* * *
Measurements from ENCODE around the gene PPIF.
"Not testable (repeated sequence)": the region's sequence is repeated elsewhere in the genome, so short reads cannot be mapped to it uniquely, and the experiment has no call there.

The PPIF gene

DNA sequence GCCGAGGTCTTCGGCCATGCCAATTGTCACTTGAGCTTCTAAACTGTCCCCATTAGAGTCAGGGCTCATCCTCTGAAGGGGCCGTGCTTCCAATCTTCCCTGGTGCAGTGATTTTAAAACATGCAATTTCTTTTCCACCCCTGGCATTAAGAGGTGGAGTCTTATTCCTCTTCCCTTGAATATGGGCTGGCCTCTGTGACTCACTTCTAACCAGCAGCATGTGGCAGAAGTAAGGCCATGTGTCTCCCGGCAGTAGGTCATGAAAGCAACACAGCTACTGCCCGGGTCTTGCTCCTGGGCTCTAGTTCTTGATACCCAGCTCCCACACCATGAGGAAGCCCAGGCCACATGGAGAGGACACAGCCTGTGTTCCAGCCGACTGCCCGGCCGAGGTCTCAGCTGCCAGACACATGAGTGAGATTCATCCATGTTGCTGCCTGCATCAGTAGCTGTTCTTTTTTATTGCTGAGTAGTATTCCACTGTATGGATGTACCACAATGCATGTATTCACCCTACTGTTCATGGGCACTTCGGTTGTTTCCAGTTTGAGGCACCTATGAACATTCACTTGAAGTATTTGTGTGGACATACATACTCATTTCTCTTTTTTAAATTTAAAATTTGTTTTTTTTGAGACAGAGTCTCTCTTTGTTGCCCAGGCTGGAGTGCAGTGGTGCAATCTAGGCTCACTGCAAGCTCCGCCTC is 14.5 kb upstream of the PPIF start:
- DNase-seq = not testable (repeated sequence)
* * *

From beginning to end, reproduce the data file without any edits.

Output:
Measurements from ENCODE around the gene PPIF.
"Not testable (repeated sequence)": the region's sequence is repeated elsewhere in the genome, so short reads cannot be mapped to it uniquely, and the experiment has no call there.

The PPIF gene

DNA sequence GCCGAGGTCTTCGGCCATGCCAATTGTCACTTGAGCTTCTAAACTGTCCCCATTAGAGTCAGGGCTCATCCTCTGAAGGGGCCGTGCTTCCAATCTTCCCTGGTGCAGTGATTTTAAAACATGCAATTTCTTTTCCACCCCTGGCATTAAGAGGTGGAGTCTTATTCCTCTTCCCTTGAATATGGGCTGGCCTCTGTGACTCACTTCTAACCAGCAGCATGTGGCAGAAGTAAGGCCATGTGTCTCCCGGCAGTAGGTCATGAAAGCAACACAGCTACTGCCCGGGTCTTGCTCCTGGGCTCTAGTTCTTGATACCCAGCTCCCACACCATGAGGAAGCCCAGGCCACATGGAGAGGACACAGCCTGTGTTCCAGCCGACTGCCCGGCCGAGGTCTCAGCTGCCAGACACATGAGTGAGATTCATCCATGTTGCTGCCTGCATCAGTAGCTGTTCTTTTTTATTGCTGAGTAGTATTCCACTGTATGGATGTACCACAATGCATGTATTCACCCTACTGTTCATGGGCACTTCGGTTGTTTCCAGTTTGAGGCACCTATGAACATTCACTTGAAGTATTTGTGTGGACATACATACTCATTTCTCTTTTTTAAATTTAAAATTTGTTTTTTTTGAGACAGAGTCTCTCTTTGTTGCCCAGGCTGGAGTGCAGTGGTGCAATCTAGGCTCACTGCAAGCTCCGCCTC is 14.5 kb upstream of the PPIF start:
- DNase-seq = not testable (repeated sequence)